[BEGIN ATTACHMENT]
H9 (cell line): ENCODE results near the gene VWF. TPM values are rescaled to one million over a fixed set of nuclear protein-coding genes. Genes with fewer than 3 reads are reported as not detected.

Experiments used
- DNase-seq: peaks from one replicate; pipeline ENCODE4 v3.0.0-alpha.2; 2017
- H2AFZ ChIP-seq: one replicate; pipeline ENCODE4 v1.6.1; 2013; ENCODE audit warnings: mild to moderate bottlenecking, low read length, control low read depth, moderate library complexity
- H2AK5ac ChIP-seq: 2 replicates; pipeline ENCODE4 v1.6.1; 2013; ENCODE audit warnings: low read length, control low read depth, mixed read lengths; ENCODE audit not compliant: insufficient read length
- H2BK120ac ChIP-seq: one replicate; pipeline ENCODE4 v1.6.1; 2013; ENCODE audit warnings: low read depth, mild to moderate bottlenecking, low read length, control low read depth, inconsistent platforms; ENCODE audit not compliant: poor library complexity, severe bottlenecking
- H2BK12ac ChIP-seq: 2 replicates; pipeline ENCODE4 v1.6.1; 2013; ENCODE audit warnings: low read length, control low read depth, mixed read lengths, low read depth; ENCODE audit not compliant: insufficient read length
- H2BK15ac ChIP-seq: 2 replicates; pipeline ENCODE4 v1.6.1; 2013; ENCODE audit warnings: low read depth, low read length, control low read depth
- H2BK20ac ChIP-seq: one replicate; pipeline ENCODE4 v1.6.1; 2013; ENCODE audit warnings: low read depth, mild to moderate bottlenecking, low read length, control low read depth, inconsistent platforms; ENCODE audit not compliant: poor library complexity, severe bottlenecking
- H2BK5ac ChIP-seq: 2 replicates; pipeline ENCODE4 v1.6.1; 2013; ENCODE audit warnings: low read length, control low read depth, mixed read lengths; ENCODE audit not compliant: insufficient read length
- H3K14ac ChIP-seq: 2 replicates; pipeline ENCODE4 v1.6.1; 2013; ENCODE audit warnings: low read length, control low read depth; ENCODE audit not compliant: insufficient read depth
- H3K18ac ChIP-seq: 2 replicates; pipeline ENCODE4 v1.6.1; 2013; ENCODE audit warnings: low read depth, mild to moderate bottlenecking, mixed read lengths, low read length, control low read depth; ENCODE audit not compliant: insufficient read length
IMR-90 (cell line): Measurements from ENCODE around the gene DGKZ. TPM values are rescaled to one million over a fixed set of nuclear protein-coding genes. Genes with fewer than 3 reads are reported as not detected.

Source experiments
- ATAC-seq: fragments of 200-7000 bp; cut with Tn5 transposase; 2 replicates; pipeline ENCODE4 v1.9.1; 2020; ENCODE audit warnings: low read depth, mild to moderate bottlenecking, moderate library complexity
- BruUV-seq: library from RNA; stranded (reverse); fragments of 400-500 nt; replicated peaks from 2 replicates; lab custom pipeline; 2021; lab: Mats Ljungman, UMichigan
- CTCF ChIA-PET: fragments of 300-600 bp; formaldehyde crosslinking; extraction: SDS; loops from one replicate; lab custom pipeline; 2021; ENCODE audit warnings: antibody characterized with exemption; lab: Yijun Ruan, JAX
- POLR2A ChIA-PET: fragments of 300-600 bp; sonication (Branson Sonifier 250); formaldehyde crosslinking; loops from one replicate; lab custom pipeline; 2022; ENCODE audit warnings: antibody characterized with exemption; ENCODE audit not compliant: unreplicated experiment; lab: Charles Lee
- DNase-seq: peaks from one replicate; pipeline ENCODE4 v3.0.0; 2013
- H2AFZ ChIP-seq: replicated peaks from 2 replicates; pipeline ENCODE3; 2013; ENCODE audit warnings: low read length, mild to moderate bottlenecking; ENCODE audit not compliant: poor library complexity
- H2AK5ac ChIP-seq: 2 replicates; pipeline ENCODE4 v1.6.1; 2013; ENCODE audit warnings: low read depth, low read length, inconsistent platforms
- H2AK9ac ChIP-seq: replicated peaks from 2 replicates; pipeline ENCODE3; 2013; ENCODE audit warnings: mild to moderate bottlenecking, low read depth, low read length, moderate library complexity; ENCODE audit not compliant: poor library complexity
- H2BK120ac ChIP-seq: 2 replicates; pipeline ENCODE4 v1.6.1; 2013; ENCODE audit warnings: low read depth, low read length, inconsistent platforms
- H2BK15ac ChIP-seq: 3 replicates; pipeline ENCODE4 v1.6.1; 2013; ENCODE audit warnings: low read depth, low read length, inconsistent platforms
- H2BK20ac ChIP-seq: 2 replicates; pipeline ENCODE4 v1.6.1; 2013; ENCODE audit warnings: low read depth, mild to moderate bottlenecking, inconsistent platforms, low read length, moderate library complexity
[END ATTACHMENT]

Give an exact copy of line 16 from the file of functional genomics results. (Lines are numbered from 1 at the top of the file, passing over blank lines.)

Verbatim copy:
- BruUV-seq: library from RNA; stranded (reverse); fragments of 400-500 nt; replicated peaks from 2 replicates; lab custom pipeline; 2021; lab: Mats Ljungman, UMichigan